The State.com (SC) editorializes that the size of the city of New Orleans has to shink. What it doesn't say is how. It does recommend that certain neighborhoods should be converted back into wetland to avoid future similar flooding.
Boy howdy, do these journalists have a grasp for the obvious?
When I read the headline I was expecting some concrete recommendations on how to do it. That's like telling someone trying to invent a perpetual-motion machine to just build it. Easy to say, but when your dealing with the laws of physics, doing is much more difficult.
So to make-up for the lack of insight from The State, here are some suggestions to deal with the laws of politics.
- New Orleans should simply unincorporate most or all of New Orleans East. Bayou Sauvage Wildlife Refuge has no business being inside the city limits. Those living in New Orleans East will not like being unincorporated at first, but it simply means that the parish will take over those services that the city currently provide. In other words, be more like Jefferson Parish.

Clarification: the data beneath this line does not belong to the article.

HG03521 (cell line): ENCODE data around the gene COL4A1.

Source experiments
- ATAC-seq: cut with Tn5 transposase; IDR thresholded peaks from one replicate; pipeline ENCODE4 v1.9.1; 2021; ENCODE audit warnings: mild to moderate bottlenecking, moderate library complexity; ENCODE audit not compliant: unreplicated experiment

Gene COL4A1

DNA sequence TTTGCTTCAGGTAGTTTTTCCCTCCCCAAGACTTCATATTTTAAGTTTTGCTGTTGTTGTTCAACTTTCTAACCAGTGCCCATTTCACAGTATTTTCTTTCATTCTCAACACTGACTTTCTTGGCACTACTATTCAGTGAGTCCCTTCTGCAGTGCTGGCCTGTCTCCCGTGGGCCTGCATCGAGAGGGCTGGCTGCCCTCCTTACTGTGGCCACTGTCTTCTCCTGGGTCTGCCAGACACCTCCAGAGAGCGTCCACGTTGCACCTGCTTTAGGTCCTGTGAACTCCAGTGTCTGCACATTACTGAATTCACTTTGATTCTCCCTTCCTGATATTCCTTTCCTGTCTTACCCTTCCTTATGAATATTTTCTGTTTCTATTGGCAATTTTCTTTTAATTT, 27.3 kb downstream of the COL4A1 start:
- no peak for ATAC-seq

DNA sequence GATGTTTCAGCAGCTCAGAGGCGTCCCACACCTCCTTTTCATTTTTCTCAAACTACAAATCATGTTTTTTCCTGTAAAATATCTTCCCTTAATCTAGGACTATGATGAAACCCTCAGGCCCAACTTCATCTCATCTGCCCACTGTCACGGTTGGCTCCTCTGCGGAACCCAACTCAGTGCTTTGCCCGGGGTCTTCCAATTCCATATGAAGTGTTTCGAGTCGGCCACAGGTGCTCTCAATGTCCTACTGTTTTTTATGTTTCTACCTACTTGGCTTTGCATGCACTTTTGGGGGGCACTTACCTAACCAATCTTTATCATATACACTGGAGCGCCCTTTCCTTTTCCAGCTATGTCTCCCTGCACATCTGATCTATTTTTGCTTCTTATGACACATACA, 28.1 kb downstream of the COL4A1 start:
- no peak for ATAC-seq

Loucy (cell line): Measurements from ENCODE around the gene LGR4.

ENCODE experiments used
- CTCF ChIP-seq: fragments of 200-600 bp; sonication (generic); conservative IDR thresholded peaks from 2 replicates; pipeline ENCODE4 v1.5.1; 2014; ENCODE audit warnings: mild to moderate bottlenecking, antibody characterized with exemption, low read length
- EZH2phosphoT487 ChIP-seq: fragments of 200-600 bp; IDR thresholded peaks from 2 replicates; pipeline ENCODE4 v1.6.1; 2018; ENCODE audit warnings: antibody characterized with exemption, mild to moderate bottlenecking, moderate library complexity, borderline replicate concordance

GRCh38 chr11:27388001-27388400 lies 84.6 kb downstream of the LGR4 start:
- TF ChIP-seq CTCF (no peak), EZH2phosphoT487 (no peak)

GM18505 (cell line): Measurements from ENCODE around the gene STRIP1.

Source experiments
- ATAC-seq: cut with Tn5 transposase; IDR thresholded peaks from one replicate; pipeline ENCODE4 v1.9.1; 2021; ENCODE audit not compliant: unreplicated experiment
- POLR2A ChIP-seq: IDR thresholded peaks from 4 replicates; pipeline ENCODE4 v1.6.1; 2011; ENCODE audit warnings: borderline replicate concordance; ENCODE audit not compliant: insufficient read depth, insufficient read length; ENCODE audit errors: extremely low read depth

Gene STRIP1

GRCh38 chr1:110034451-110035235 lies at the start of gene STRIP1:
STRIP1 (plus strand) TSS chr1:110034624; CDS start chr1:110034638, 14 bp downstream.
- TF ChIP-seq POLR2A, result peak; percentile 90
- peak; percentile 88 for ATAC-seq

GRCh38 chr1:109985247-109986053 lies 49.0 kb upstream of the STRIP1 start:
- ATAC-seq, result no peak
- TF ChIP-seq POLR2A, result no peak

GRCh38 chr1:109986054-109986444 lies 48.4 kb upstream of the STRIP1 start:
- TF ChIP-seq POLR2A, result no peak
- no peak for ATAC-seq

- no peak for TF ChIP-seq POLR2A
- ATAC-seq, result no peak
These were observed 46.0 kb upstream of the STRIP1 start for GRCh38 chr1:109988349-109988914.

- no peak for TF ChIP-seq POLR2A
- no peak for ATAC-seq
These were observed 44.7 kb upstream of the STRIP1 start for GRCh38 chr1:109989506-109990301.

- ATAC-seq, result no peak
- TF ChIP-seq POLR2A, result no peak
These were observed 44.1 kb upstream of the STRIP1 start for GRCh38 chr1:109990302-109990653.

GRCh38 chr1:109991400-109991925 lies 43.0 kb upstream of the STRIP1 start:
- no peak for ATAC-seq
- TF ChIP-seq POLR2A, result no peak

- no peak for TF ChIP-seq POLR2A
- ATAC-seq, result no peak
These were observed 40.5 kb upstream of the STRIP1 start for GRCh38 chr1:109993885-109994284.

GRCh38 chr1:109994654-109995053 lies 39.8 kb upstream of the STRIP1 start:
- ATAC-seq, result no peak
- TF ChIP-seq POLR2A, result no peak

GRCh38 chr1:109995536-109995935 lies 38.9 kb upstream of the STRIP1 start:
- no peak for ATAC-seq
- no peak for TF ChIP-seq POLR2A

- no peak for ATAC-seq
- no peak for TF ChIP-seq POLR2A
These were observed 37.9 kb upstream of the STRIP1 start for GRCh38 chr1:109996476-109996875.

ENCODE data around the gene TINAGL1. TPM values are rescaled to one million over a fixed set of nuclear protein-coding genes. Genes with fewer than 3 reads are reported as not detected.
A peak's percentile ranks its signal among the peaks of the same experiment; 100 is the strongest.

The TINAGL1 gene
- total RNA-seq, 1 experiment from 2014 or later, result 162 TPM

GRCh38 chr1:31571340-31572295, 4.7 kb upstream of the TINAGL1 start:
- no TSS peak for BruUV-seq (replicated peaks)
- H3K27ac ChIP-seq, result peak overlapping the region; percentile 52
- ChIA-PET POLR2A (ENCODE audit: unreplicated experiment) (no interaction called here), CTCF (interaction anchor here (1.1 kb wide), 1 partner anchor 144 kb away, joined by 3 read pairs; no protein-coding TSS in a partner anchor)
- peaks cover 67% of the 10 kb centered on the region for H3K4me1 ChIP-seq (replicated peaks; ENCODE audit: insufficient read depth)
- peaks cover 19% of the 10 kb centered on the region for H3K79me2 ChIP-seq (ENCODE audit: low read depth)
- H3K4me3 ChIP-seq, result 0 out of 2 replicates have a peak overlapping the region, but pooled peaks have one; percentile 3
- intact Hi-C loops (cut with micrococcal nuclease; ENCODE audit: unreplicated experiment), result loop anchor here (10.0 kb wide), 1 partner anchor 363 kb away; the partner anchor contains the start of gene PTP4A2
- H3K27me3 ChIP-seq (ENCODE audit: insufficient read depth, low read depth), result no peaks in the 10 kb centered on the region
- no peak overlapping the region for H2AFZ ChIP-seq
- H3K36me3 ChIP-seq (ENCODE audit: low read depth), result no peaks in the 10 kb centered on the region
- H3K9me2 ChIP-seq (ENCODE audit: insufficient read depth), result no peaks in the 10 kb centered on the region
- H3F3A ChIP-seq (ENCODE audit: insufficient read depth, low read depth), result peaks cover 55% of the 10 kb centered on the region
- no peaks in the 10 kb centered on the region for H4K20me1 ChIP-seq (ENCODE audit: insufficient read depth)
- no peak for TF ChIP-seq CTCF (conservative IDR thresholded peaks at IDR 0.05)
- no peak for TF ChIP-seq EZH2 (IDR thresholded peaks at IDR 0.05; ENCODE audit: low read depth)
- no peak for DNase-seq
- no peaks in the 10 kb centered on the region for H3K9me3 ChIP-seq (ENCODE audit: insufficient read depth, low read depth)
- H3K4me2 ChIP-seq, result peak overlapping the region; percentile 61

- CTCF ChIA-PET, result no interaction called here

- If you want to convert neighborhoods back to wetland, don't be impatient about deciding where they should be. Recovery will be long term so let's plan long term. City officials certainly can wait to see which area make a substantial recovery. We may find some areas with few residents. If those residents decide they don't like living in "ghosts towns", the government coud offer to buy them out. Homeowners migh be happy with this arrangement. If the government tried to force people out of their homes, they will be asking for nothing but trouble.
- Some City Council members will not take kindly to having their district being eliminated and will likely put up a fight to maintain the status quo. A city-parish form of government might be a good comprise to get some council members on board.